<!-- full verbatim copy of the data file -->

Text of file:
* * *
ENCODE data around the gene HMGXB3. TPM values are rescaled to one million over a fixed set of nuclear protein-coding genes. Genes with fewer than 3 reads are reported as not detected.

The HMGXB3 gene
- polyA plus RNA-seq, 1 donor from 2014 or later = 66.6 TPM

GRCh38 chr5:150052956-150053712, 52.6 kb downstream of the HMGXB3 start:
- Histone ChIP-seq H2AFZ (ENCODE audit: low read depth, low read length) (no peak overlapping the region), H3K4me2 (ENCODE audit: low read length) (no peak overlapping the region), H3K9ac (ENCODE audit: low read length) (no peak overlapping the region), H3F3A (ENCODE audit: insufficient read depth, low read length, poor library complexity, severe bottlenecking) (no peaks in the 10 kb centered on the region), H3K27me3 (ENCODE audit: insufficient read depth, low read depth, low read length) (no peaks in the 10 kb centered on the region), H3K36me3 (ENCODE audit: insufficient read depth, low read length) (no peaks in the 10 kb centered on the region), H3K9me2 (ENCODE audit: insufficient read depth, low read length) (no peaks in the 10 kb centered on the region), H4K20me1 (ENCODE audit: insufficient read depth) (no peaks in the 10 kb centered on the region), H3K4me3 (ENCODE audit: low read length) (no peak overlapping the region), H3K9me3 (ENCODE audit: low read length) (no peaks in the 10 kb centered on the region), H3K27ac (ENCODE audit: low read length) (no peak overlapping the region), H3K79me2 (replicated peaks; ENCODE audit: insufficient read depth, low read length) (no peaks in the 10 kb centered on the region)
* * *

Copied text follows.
ENCODE data around the gene HMGXB3. TPM values are rescaled to one million over a fixed set of nuclear protein-coding genes. Genes with fewer than 3 reads are reported as not detected.

The HMGXB3 gene
- polyA plus RNA-seq, 1 donor from 2014 or later = 66.6 TPM

GRCh38 chr5:150052956-150053712, 52.6 kb downstream of the HMGXB3 start:
- Histone ChIP-seq H2AFZ (ENCODE audit: low read depth, low read length) (no peak overlapping the region), H3K4me2 (ENCODE audit: low read length) (no peak overlapping the region), H3K9ac (ENCODE audit: low read length) (no peak overlapping the region), H3F3A (ENCODE audit: insufficient read depth, low read length, poor library complexity, severe bottlenecking) (no peaks in the 10 kb centered on the region), H3K27me3 (ENCODE audit: insufficient read depth, low read depth, low read length) (no peaks in the 10 kb centered on the region), H3K36me3 (ENCODE audit: insufficient read depth, low read length) (no peaks in the 10 kb centered on the region), H3K9me2 (ENCODE audit: insufficient read depth, low read length) (no peaks in the 10 kb centered on the region), H4K20me1 (ENCODE audit: insufficient read depth) (no peaks in the 10 kb centered on the region), H3K4me3 (ENCODE audit: low read length) (no peak overlapping the region), H3K9me3 (ENCODE audit: low read length) (no peaks in the 10 kb centered on the region), H3K27ac (ENCODE audit: low read length) (no peak overlapping the region), H3K79me2 (replicated peaks; ENCODE audit: insufficient read depth, low read length) (no peaks in the 10 kb centered on the region)